Script: Assemble NGINX Configuration Files is a perl script used to assemble a set of nginx configuration files for one site. It has a number of options. See the bitbucket page or the help documentation in the script itself.

In its simplest form, it’s called by issuing this command: /path/sites-available/filename

The output is an assembled nginx configuration file with all the includes inserted. Using nginx.conf and domain.conf (or just domain.conf depending on the options selected), the script iterates through the include directives in the files and inserts the text from the referenced file. The script handles wildcard masks and follows include directives down multiple levels (i.e. nested levels). It will also follow referenced files in directories external to the nginx configuration directory.

The script does not write to any file or alter existing files in any way so I would consider it safe to use on a production system. In fact, the script doesn’t even care if nginx is running. What it does care about is that the directory structure has, at a minimum:


Several options are included to limit the output to the domain configuration only, to vary the format of the output, to create a report, etc.

The use of nginx include directives makes for cleaner configuration files. Directives repeated numerous times across other files can be written once and then inserted wherever needed. It also unclutters the configuration file by allowing a particularly lengthy configuration section (like mime-types) to be inserted. Complex configurations can contain many include directives, with some files referenced in the include directive containing include directives themselves. In essence, the include directives are “nested”. It then becomes increasingly difficult to pinpoint the source of a problem as you may have to go several “nest levels” down.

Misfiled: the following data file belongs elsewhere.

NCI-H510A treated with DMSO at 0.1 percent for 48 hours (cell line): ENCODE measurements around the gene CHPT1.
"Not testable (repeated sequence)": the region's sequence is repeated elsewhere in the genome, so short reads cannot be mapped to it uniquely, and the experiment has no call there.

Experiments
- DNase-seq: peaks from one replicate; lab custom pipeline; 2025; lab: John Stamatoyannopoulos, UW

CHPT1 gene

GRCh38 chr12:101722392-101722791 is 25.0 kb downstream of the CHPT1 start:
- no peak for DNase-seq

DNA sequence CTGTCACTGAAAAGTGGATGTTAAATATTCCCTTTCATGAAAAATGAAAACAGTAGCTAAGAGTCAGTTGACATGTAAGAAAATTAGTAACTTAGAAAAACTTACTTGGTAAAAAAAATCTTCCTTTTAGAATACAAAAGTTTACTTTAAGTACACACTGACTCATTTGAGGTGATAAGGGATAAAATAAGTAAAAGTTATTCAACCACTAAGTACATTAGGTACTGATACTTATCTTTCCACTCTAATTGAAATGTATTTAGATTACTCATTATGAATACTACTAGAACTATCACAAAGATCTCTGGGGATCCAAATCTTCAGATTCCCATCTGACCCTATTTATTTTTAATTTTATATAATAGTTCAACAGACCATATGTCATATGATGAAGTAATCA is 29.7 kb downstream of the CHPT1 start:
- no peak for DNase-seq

See nginx documentation for include directives for further information.

An example of nested files:

The file, nginx.conf (calling file), contains the following include directive:

include   example.conf;

The file, example.conf (included file), also contains an include directive as well. example.conf becomes the calling file.

include   nest.conf; # This is a nested include directive

In this example, nest.conf (included file) is inserted into example.conf and then the altered example.conf is inserted into nginx.conf.

nginx.conf <-- example.conf <-- nest.conf